The Palace of Thornminster has seen all too often the clash of warfare and the tramp of warriors.  Today, the Aurors – newly the Royal Corps of Aurors, now, in the Restoration after the Great Rebellion – march in, peaceable guardians, under the command of the young heroes of the War.  They line the stairs in the hereditaries’s wing of the Palace, outwith the hereditaries’s chamber, in morion and corslet and rich robes, wands at the salute, contrasting bravely with the clear yellows, the old gold and the amber accents, that are the colour of the hereditaries of the Moot.

 

The Palace of Thornminster has seen all too often the removal of Members of the Moot by force, and by treachery, for good cause or evil.  Today, Arthur Weasley, to much hilarity and his own abiding fascination, has been whisked away to Buckingham Palace, as pledge that the Sovereign will be safe amidst the Wizarding body.  He will be well and carefully watched there, by the Squib Page of the Presence, for his reputation, to the Queen’s carefully dissembled amusement and delight, precedes him, and the thought of Arthur Weasley loose amongst the Muggles and their devices, and indulging his ‘’satiable curtiosity’, is at once worrisome and richly comical.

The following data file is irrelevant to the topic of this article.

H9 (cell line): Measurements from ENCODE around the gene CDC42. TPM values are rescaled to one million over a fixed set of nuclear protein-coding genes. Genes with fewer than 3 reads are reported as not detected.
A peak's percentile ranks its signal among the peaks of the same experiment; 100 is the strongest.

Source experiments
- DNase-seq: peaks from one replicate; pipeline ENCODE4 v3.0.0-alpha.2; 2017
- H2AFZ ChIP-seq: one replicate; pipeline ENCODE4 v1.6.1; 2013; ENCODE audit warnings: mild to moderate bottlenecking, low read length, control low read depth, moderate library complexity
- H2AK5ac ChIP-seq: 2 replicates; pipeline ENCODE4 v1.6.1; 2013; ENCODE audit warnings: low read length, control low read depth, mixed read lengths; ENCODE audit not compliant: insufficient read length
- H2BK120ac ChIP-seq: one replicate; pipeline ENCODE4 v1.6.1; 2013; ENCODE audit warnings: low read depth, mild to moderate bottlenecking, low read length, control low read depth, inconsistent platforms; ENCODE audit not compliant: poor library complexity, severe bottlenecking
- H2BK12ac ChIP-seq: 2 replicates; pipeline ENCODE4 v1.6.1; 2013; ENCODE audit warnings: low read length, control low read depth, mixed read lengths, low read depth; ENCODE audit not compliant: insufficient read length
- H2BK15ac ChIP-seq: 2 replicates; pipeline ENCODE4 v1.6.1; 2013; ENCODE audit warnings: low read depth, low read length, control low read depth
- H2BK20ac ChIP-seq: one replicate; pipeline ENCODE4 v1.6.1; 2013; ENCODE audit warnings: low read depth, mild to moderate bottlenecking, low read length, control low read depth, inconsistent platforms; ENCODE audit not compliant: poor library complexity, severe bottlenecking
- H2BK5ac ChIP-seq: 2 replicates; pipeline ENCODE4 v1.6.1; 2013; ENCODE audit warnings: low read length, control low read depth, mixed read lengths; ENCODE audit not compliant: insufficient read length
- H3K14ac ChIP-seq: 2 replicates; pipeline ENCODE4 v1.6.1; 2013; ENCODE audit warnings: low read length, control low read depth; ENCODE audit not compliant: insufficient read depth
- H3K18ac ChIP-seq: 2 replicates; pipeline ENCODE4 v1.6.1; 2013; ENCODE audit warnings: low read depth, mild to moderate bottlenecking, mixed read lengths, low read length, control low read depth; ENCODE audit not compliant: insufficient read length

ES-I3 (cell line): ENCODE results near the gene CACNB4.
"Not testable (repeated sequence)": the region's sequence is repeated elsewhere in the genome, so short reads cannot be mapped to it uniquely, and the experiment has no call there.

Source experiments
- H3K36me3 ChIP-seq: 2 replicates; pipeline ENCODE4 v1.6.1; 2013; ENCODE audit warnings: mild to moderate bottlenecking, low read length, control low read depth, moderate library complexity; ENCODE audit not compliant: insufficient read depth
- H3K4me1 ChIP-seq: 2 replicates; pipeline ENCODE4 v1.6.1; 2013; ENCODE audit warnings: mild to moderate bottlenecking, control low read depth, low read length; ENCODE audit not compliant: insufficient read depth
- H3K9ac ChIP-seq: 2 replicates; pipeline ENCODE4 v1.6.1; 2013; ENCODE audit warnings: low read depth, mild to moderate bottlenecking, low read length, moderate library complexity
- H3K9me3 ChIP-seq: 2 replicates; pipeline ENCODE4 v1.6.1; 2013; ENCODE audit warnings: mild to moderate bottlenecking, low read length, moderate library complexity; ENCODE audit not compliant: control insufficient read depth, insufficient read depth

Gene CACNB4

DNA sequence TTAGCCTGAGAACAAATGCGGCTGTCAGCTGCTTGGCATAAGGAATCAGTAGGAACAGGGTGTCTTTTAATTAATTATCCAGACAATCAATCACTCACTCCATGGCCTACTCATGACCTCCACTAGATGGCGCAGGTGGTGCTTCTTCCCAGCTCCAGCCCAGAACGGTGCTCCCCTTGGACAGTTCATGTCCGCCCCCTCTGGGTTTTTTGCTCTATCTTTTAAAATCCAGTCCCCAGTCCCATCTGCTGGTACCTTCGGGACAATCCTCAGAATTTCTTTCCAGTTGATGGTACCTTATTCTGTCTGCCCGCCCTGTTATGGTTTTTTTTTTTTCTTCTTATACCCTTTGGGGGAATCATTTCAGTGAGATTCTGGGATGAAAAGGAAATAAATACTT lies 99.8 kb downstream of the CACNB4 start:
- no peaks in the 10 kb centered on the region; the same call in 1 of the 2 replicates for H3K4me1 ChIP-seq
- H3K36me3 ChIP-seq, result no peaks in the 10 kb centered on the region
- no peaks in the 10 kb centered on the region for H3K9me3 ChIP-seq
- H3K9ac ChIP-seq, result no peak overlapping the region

The Palace of Thornminster has seen its share of Thestrals, and perhaps a trifle over.  Today, however, in the gilt November morn, it witnesses at last once more the Thestral-drawn State Coach bearing the Alchemical State Crown, the Wand of State, and the Cap of Puissance, all Tyrian purple in the pouring autumnal light, as rich as bugloss, false alkanet. 

 

The Palace of Thornminster has seen much ceremony, from the uttermost depths of time.  Yet today, ah, today, it sees with all the delight and deep satisfaction that a part-sentient building may enjoy, the ceremony thrice-gorgeous of this day.  The Alchemical State Crown, the Wand of State, and the Cap of Puissance have been received at the Gate of Boudicca Tower by the Queen’s Broom-Master, and passed to the Comptroller of the Lord Chambermage’s Office.  Liveried pages – Hit Wizards seconded from the Ministry for the day – will bear the Regalia in procession before the Sovereign’s arrival, to the Royal Gallery, levitating these before them with wands of white.